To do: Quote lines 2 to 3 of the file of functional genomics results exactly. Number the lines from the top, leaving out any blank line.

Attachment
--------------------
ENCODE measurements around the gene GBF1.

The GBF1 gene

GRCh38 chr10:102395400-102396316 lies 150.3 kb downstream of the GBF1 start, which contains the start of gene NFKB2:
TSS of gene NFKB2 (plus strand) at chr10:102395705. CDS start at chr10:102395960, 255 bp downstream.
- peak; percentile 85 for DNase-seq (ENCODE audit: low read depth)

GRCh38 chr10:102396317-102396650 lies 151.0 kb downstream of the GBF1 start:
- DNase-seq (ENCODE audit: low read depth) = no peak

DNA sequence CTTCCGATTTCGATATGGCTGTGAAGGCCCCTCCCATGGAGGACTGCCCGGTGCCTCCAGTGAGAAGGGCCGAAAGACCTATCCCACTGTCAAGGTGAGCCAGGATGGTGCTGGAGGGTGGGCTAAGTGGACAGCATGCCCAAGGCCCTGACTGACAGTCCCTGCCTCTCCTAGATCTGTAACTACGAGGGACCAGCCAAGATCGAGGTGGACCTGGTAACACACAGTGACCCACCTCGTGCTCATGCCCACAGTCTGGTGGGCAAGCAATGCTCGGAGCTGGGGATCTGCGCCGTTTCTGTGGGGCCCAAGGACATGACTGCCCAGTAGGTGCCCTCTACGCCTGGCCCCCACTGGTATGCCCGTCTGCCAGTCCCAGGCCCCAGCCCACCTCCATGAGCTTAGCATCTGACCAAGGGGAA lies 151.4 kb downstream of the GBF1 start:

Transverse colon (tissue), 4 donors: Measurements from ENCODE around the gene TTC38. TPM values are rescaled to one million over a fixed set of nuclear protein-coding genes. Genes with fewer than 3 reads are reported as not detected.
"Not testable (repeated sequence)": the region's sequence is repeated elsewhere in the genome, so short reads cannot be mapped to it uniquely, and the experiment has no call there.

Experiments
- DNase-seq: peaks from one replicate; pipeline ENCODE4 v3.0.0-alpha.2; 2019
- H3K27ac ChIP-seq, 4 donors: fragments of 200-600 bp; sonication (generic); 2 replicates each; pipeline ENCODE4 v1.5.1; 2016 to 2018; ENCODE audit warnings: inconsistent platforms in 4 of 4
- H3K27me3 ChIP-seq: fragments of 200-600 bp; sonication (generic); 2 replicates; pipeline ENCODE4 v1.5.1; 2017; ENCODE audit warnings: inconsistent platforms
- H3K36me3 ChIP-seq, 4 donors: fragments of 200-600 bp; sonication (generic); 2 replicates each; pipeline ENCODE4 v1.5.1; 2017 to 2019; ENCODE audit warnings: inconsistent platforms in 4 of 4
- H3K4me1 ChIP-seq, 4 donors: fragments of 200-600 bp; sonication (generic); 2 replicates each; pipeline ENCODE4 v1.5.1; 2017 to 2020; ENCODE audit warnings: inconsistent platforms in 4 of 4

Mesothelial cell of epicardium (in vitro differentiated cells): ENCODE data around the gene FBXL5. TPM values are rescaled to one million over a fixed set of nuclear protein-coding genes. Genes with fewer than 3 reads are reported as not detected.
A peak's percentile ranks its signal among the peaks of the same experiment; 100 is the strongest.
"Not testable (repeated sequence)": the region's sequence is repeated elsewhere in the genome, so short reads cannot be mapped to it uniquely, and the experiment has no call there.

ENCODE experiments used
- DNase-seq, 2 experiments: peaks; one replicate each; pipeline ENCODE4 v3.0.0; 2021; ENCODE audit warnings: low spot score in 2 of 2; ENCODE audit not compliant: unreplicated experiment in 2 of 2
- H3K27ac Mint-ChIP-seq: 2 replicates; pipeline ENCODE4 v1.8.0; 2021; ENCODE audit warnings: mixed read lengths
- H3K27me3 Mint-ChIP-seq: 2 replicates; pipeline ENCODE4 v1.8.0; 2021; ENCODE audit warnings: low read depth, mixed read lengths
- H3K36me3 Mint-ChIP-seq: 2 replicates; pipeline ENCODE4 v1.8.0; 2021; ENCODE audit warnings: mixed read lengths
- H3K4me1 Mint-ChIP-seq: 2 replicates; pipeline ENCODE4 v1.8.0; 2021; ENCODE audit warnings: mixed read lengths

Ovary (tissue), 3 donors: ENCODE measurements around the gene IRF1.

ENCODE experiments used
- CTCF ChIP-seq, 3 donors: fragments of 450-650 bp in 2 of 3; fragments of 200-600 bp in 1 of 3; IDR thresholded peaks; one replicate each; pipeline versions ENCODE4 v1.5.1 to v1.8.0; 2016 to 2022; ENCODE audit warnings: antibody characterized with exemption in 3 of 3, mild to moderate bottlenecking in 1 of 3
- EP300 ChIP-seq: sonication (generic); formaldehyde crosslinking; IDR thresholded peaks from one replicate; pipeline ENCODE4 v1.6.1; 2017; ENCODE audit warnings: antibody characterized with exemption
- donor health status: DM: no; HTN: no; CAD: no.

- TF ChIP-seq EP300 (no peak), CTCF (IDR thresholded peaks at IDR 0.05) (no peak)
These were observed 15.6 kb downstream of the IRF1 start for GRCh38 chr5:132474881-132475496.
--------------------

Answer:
The GBF1 gene

GRCh38 chr10:102395400-102396316 lies 150.3 kb downstream of the GBF1 start, which contains the start of gene NFKB2: